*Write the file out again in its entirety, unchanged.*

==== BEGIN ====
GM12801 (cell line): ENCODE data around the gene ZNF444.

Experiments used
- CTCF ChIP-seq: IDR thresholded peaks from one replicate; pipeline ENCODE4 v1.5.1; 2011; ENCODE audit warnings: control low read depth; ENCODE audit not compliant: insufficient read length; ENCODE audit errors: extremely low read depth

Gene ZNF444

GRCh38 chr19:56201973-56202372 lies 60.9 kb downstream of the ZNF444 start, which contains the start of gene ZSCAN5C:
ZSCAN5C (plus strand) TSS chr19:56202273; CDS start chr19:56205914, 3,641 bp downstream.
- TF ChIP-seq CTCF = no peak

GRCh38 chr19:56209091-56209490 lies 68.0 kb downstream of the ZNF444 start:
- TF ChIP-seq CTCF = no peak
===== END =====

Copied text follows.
GM12801 (cell line): ENCODE data around the gene ZNF444.

Experiments used
- CTCF ChIP-seq: IDR thresholded peaks from one replicate; pipeline ENCODE4 v1.5.1; 2011; ENCODE audit warnings: control low read depth; ENCODE audit not compliant: insufficient read length; ENCODE audit errors: extremely low read depth

Gene ZNF444

GRCh38 chr19:56201973-56202372 lies 60.9 kb downstream of the ZNF444 start, which contains the start of gene ZSCAN5C:
ZSCAN5C (plus strand) TSS chr19:56202273; CDS start chr19:56205914, 3,641 bp downstream.
- TF ChIP-seq CTCF = no peak

GRCh38 chr19:56209091-56209490 lies 68.0 kb downstream of the ZNF444 start:
- TF ChIP-seq CTCF = no peak